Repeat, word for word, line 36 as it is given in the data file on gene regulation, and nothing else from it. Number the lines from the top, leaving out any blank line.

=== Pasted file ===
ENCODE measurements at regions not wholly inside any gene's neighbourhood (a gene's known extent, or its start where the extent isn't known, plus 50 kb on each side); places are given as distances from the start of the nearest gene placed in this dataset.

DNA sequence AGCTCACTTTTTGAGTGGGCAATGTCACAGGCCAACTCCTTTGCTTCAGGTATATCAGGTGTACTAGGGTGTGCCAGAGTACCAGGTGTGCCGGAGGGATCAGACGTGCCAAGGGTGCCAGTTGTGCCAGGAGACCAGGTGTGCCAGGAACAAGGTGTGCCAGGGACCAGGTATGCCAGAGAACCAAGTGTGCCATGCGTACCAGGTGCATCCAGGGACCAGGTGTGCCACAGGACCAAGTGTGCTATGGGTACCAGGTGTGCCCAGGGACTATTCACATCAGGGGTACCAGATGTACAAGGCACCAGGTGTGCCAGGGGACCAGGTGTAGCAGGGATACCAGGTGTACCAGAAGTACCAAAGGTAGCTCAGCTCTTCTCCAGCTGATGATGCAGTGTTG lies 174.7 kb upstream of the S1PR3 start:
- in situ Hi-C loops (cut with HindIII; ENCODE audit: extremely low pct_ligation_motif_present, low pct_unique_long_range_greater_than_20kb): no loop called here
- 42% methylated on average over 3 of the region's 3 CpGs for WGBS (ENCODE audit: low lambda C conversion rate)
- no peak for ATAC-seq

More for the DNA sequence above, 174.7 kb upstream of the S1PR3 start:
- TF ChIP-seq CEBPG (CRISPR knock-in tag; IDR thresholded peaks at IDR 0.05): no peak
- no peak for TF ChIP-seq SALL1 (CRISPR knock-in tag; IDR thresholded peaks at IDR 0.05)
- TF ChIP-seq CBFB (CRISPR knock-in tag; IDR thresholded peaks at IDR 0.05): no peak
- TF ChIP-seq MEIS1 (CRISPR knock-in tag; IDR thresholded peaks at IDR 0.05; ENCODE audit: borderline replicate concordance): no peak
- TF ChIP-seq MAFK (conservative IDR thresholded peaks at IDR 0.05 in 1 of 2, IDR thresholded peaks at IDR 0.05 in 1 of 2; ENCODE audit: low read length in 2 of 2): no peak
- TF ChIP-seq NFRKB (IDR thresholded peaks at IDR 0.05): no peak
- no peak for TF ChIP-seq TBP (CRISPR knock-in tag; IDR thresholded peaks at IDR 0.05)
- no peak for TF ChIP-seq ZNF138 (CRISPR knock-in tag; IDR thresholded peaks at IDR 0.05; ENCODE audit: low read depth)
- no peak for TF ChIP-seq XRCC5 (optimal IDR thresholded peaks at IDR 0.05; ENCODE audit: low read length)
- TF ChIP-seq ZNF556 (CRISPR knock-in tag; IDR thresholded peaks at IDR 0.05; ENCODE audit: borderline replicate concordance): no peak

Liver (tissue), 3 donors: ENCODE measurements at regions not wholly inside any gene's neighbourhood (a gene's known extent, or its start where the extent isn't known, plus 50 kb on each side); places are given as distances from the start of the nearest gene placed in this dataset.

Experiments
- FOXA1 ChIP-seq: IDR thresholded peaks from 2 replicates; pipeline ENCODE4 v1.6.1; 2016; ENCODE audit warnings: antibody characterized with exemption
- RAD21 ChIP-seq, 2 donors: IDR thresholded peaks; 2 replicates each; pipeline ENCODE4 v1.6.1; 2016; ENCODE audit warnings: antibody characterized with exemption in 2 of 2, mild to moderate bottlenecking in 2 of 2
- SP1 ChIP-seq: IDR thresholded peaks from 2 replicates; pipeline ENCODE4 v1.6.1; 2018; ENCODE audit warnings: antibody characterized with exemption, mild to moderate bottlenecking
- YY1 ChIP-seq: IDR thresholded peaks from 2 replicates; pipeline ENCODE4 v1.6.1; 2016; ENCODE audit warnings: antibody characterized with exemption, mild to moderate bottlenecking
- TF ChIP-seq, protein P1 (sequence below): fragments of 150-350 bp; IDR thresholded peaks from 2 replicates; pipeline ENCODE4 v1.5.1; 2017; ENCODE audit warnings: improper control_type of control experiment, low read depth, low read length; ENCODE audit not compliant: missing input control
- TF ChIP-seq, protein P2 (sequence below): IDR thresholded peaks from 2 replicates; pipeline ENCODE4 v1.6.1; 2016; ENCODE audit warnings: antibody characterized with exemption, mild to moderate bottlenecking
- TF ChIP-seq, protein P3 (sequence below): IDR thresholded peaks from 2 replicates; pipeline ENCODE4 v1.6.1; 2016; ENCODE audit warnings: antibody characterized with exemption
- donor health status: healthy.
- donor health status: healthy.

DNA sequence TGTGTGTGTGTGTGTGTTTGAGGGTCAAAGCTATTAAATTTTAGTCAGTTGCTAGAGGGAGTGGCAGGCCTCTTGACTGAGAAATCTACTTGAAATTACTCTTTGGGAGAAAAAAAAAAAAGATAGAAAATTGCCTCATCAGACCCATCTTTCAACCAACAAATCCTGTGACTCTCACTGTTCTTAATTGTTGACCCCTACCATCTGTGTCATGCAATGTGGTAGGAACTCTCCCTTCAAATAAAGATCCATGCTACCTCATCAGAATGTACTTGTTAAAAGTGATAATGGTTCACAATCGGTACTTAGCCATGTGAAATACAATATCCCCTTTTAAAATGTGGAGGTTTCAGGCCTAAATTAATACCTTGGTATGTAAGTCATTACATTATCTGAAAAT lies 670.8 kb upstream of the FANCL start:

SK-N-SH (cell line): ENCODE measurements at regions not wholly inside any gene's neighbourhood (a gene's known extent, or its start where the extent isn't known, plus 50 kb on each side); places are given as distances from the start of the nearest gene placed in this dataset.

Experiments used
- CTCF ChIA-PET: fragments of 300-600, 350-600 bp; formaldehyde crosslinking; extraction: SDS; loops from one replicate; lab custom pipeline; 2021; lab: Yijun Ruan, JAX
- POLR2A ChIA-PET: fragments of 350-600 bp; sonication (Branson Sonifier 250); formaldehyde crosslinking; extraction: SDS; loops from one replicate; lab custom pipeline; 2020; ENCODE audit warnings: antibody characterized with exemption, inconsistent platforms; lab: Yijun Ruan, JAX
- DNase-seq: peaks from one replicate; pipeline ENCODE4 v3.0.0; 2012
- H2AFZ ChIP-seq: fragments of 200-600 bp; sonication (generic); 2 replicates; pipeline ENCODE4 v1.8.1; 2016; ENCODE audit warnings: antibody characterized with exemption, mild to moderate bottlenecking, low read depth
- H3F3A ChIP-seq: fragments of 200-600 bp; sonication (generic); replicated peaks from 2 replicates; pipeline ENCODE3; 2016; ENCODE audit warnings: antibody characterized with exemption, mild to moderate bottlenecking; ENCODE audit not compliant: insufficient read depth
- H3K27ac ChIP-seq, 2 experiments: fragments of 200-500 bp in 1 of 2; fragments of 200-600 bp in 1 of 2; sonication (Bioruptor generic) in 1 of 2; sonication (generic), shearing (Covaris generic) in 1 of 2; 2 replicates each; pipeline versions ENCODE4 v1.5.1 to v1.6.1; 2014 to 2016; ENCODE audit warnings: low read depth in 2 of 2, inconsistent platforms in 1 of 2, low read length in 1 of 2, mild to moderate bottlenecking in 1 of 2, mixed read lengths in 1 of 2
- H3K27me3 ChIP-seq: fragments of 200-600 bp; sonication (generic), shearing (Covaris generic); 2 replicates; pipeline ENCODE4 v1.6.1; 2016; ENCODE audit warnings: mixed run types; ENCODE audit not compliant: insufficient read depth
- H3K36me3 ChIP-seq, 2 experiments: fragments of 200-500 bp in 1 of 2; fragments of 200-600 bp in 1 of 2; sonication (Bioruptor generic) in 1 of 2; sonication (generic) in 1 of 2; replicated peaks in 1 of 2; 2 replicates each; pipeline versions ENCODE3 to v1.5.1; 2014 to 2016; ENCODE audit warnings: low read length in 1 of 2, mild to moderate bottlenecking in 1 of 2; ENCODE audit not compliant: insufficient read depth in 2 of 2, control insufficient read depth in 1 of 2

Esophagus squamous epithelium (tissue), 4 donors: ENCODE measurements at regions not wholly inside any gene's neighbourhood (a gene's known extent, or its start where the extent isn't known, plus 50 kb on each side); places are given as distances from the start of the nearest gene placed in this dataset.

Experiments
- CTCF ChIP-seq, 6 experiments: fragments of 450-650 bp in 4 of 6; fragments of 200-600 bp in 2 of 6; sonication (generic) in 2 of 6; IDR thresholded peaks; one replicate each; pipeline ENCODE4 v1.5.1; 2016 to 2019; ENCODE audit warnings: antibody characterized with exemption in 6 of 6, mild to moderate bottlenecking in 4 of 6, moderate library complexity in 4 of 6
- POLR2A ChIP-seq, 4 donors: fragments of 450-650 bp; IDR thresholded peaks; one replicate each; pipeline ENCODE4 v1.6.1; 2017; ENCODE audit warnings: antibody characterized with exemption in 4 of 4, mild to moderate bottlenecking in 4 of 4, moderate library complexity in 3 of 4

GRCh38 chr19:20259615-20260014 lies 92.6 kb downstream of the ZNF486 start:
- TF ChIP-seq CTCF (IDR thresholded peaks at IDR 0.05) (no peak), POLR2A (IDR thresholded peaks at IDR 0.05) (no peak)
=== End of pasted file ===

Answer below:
- H3K27ac ChIP-seq, 2 experiments: fragments of 200-500 bp in 1 of 2; fragments of 200-600 bp in 1 of 2; sonication (Bioruptor generic) in 1 of 2; sonication (generic), shearing (Covaris generic) in 1 of 2; 2 replicates each; pipeline versions ENCODE4 v1.5.1 to v1.6.1; 2014 to 2016; ENCODE audit warnings: low read depth in 2 of 2, inconsistent platforms in 1 of 2, low read length in 1 of 2, mild to moderate bottlenecking in 1 of 2, mixed read lengths in 1 of 2